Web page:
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Cavan Biggio working to the Toronto Blue Jays in utility role

After working in the outfield in the Arizona Fall League, the Toronto Blue Jays could end up having two sons of Hall of Famers debut in 2019

When he was drafted out of the University of Notre Dame in the 5th round of the 2016 draft by the Toronto Blue Jays, many thought he was primarily getting the draft slot due to his family name. Instead, Biggio’s work in the AFL could have him in Toronto by the end of the 2019 season.

Biggio comes from good stock, obviously, as his father is Hall of Fame second baseman Craig Biggio. Many do not recall, however, that his father played multiple positions before establishing himself as an elite defensive second baseman. Craig Biggio broke into the major leagues as a catcher in 1988. As soon as 1989, he was already playing other positions, playing 5 games in the outfield in that season between center field and left field. He didn’t even play second base until his third season in the league, yet he finished his career with 4 Gold Gloves at the position.

His son has certainly followed in Dad’s footsteps. Cavan in his first full season was already working around the diamond, playing third base and the outfield, though he did play 116 of his 127 games at second base.

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The 2018 season was very different. Cavan has figured out that his dogged determination and willingness to be a defensive Swiss army knife will be his path to the big leagues. He played at least 20 games at first, second, and third in 2018. He played at least one game at shortstop and right field as well.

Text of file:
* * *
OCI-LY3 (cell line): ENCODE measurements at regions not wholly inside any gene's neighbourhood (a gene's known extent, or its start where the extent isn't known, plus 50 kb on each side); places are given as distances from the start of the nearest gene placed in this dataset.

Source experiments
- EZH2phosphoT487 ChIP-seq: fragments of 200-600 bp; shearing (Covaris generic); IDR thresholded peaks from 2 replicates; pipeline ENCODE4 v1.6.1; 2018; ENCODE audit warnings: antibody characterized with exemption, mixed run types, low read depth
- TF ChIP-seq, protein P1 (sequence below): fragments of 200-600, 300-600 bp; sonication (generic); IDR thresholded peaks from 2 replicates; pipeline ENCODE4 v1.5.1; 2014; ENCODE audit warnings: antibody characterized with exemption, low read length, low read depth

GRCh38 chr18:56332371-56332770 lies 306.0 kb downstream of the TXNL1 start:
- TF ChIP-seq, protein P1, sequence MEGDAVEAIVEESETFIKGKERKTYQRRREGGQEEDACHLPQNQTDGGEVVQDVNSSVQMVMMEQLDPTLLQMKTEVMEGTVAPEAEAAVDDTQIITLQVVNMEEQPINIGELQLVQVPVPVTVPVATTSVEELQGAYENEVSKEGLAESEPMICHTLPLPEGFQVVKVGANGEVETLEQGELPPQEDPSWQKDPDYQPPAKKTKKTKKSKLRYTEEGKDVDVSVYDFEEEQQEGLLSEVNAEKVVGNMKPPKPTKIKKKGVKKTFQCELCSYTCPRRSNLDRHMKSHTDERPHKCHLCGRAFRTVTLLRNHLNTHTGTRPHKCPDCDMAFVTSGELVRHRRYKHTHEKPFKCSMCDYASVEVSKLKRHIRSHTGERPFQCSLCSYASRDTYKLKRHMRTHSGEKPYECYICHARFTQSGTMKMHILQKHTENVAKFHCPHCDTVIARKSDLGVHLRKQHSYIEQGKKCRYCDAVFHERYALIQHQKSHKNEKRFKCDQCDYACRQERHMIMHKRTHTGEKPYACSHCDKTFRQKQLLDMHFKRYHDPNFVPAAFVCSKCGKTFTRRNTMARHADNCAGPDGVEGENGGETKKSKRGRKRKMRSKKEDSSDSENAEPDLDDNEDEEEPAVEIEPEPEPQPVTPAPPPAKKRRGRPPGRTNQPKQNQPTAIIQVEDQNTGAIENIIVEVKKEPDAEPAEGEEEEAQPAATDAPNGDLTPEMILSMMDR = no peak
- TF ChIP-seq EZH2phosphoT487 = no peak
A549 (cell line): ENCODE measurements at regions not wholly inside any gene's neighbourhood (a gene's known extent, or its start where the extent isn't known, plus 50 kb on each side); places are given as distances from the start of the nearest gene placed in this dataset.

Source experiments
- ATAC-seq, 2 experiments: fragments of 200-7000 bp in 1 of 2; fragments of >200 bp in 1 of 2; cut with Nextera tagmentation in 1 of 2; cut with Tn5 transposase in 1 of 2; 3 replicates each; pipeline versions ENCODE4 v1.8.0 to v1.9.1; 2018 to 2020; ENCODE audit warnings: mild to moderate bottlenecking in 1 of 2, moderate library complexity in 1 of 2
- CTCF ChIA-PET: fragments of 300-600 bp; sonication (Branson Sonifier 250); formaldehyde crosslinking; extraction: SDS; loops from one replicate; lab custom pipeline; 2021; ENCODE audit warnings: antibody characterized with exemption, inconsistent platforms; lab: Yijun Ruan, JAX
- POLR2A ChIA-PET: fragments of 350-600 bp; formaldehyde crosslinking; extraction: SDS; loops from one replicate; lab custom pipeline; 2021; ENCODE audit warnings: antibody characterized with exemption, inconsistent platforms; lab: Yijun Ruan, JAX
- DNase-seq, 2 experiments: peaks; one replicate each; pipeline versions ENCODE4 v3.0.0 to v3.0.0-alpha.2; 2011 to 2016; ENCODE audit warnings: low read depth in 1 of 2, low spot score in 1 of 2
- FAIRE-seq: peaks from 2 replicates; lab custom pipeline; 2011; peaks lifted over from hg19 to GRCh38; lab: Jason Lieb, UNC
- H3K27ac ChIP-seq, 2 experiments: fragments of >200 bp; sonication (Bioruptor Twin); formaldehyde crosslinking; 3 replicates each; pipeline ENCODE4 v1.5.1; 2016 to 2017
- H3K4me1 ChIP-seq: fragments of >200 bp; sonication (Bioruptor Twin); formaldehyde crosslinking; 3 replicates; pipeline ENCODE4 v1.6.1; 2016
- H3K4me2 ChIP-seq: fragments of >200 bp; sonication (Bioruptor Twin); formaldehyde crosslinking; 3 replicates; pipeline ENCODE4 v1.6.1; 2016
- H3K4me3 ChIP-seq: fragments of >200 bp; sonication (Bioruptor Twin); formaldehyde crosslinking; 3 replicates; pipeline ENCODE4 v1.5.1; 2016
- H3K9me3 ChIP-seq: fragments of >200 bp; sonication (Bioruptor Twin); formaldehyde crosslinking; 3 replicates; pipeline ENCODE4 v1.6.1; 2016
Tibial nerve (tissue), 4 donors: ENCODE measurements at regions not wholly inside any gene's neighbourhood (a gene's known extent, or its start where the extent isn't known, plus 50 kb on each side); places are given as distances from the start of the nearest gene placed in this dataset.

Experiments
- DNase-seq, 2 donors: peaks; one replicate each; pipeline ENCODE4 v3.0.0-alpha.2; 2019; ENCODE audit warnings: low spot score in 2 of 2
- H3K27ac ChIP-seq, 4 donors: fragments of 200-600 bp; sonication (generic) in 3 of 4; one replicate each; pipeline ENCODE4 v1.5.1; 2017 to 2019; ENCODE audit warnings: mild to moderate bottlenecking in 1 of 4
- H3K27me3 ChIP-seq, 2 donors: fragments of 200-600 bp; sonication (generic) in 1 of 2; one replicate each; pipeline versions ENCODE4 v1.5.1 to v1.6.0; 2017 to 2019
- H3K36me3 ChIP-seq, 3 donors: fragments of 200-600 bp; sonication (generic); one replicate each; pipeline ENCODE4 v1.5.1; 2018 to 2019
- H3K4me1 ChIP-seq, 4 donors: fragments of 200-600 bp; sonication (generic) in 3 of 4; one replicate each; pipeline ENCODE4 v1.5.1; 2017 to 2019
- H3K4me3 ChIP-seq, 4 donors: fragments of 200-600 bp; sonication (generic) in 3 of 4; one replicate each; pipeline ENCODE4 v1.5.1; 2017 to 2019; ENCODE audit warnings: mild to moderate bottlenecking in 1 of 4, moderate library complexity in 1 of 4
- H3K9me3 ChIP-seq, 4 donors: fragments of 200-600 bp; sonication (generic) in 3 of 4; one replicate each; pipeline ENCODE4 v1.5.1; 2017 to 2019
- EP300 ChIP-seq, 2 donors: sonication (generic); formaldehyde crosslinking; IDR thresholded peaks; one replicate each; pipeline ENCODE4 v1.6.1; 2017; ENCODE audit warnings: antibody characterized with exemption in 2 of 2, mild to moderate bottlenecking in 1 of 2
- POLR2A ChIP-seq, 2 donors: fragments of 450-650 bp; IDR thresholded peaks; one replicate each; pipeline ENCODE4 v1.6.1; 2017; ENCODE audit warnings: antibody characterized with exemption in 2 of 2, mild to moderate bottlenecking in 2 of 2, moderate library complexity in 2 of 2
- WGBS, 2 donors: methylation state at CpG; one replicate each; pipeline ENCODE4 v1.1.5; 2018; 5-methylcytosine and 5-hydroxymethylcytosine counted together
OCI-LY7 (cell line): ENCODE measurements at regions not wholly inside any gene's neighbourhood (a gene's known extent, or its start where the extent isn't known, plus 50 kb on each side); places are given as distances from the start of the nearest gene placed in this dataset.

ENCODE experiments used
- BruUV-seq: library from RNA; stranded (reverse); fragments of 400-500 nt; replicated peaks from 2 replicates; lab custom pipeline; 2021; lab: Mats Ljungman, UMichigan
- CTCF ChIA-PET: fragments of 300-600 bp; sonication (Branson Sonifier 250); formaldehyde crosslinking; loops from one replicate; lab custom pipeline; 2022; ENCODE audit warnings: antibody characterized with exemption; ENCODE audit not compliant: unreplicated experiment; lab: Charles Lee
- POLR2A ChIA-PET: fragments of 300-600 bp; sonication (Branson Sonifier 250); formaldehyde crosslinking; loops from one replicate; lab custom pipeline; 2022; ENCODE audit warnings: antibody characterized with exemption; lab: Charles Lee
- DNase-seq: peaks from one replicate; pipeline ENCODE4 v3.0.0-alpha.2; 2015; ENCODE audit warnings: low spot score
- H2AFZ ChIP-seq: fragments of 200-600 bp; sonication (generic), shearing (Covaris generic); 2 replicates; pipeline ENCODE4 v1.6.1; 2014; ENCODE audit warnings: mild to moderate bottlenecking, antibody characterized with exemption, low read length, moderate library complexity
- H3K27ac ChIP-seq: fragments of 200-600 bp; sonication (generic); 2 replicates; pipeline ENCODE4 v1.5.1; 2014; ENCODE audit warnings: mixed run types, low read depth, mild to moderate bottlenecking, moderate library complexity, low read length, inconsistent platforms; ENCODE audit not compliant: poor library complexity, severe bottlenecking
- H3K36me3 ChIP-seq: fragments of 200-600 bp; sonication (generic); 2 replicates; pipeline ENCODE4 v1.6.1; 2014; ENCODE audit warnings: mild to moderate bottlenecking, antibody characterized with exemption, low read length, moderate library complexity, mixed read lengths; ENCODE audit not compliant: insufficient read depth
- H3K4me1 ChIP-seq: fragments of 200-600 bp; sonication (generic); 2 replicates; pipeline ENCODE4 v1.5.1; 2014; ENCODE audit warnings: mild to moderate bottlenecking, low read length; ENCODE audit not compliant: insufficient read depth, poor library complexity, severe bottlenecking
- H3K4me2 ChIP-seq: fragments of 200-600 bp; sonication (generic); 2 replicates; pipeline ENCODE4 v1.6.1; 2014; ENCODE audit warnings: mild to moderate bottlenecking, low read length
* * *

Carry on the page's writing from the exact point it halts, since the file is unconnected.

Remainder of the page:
The Toronto Blue Jays have also seen what Biggio is willing to do on the field, and they sent him to the Arizona Fall League to get more run in the outfield. He played four games in left and eight games in right field. His other three games on the season were spent at first base and second base, with only one game at second base.

Biggio has a brilliant eye, a grooved swing that generates plenty of power when he connects, but it will mean he will always carry a lower batting average, and he’s a plus runner. Combine all of that together, and you have an above-average offensive performer who could be a 20/20 type of player with full-time at-bats.

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With a near-.900 OPS at AA and over an .800 OPS in the Arizona Fall League while playing around the diamond, Cavan Biggio has shown his role for the Toronto Blue Jays that could be a left-handed side of a platoon, or work as a lefty utility guy. Regardless, unless he really hits a wall, Biggio should see major league time in 2019.

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